SOLANA BEACH — A second attempt for approval of mixed-use complex on a rundown vacant lot at 636 Valley Ave. was denied without prejudice at the Sept. 11 meeting, allowing the applicants to once again make changes and resubmit plans without having to wait a year.
At the July 10 meeting, Sea Breeze Properties proposed building four structures that would replace an abandoned, boarded-up single-family house and overgrown dead vegetation on the 10,874-square-foot lot that, according to some nearby property owners, attracts homeless people.
One building would include commercial space for an office or retail business on the ground floor and a two-bedroom unit on the second story. The other buildings would be three-story, three-bedroom detached townhomes, each with a first-floor enclosed garage and two levels of living area.
Originally the buildings varied in height, from a little more than 30 feet to slightly less than 35 feet. The maximum proposed square footage was 7,530, with the structures ranging from 1,833 to 2,000. The site could be developed with up to 13,049 square feet.
Although the project was below the allowable size by more than 5,500 square feet, council members had concerns about its size and sent the developers back to the drawing board in July.
The modified plans were presented Sept. 11. A tower feature on the western side of the mixed-use building was reduced from 30 feet 6 inches to 20 feet. The building also has a single-story entry area with a patio and trellis.
A 14-foot arcade wall proposed on that building was lowered 18 inches and moved west toward the front property line by 2 feet.
The residential buildings were moved 1 foot south to create a larger area along the northern property line between unit one and the property to the north.
One townhome was made 3 feet lower. The other two were reduced by 2 feet. Bike parking was added.
Although many residents said they appreciated the changes, they said the project is still too big and not compatible with the surrounding area.
Eight of the 16 speakers, many of them multigenerational residents of the area, asked council members to reject the proposal.
“We’re trying to preserve La Colonia,” resident Sylvia Espeytia said. “This building … is huge. They are trying to make La Colonia a better place to live. This is not going to make it a better place to live.
“We’re getting squeezed out of our own home town with all these buildings and businesses going up,” she said. “That’s not fair. That’s not right. We still have to live there. It’s our hometown and they’re taking it away from us.”
“The applicants’ proposal was very impressive,” Juanita Street resident Gloria Aaronson said. “But it’s just so big. And quite frankly it just sounded so cold and sterile to me.”
Proponents included Valley Avenue property owners and two young couples who said they wanted to raise their families in Solana Beach but high housing prices precluded them from buying. This project, they said, would give them an affordable option.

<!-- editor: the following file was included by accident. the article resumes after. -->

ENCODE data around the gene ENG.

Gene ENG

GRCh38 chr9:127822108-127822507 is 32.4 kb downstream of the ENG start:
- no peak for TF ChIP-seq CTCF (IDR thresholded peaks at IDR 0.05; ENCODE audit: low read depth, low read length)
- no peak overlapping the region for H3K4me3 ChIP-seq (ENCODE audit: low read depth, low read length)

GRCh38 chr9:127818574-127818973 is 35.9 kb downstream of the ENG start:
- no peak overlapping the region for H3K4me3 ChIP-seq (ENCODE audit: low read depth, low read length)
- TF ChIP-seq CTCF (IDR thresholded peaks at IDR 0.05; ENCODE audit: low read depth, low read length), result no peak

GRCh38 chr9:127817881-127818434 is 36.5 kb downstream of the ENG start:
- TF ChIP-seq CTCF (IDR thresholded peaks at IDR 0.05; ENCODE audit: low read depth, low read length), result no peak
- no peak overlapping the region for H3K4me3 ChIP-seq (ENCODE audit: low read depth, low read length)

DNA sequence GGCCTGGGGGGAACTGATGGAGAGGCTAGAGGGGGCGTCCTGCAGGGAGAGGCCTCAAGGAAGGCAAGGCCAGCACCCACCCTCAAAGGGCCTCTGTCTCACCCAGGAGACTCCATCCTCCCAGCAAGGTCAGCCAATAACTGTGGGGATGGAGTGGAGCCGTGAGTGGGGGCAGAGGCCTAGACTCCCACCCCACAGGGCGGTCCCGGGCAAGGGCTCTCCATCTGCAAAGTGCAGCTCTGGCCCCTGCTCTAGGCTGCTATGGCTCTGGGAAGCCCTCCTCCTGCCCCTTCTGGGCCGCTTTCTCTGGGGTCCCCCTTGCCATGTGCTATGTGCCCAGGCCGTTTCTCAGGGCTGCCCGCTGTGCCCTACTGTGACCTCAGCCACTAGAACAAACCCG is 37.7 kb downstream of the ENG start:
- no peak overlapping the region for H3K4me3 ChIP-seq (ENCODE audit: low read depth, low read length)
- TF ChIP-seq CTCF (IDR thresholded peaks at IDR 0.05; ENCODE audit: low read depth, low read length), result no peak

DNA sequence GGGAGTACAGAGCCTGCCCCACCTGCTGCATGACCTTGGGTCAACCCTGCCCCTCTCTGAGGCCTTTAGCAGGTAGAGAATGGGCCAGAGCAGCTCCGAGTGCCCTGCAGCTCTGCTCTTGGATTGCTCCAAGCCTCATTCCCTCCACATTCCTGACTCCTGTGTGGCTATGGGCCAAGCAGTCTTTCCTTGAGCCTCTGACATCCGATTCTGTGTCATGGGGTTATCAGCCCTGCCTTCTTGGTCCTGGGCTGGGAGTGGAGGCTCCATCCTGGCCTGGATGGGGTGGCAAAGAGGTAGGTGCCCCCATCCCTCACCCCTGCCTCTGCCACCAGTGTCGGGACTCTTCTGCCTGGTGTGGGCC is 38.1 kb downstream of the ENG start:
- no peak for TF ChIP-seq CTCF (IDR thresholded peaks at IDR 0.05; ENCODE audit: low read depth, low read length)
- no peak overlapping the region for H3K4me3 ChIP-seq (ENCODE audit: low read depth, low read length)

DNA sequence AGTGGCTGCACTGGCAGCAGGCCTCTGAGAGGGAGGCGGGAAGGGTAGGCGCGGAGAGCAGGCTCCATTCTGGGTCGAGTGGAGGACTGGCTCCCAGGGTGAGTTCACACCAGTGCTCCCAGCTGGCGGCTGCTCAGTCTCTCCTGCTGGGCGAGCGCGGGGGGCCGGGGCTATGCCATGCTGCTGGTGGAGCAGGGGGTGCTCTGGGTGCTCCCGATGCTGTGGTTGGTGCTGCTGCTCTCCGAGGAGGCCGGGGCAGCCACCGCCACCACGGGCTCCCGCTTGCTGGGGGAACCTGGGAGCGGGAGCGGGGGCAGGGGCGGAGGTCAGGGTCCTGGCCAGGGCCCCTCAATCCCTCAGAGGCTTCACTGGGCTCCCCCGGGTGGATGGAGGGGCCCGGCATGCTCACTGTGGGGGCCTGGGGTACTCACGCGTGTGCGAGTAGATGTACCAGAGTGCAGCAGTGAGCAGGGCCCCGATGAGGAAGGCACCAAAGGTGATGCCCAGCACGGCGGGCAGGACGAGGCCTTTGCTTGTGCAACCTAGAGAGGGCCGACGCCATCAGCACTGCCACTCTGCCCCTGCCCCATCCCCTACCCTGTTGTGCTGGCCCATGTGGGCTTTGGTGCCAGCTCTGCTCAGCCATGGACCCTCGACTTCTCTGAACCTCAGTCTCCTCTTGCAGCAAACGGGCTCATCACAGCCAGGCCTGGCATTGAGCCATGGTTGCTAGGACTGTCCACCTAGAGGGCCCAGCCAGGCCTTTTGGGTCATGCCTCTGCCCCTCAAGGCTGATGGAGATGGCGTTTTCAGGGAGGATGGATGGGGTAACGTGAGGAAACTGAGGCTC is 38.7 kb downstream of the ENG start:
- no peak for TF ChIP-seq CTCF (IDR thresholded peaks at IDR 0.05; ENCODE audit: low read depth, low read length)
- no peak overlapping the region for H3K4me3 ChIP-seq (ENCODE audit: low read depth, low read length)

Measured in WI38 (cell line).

The developers said they haven’t decided whether the units will be leased or sold. If they are for sale, they estimated the prices would be in the high $500,000s or low $600,000s.
“I believe that putting something like that there would be a big plus to our community,” said Gabriel Granados, who owns six properties in Eden Gardens, including Don Chuy restaurant. “I like the way it looked. It has design. … It is something pleasant to look at.”
“Every community, especially one as old as Eden Gardens, is going to undergo change,” resident Erin McKinley said. “And change is not always palatable, especially to those who have lived there a long time. Nostalgia is … completely valid, but when you become used to the way things are, sometimes it’s hard to see things change.
“There are old buildings and properties in the community that have gone beyond their useful life,” McKinley said. “They become a blight on the landscape. Change is part of the cycle of life and buildings like that that have gone beyond their useful life are prime opportunities for revitalization and for the benefit of community.”
Mayor Mike Nichols agreed, but said change shouldn’t happen overnight. “This project has the ability, as designed, to kind of tilt the scale and change the entire character of that neighborhood,” he said.
“It’s a tough position to be in when you’re the first one to kind of do that,” he added. “You’re in that spot and I don’t envy you at all because you’re really trying to do a project here that meets the needs of cleaning up a bad lot and providing residential and … commercial uses and jobs.”
But some of the issues with the bulk and scale are still lingering, Nichols said. “I hope you pull it off.”
“I do think that some project is better than what’s there now but I’m not convinced that this is the project that is ultimately the best for the entire community,” Councilwoman Lesa Heebner said.
She suggested the applicants consider removing a story, increasing the setbacks and mimicking older buildings rather than new.
A denial appeared imminent after council members viewed photos submitted by adjacent property owners that showed, based on story poles, the views from their backyards would be nothing but a large building.
With a denial without prejudice the developers will have to pay additional fees, but they will not have to wait 12 months to resubmit project designs and will be at the front of the line if and when they choose to do so.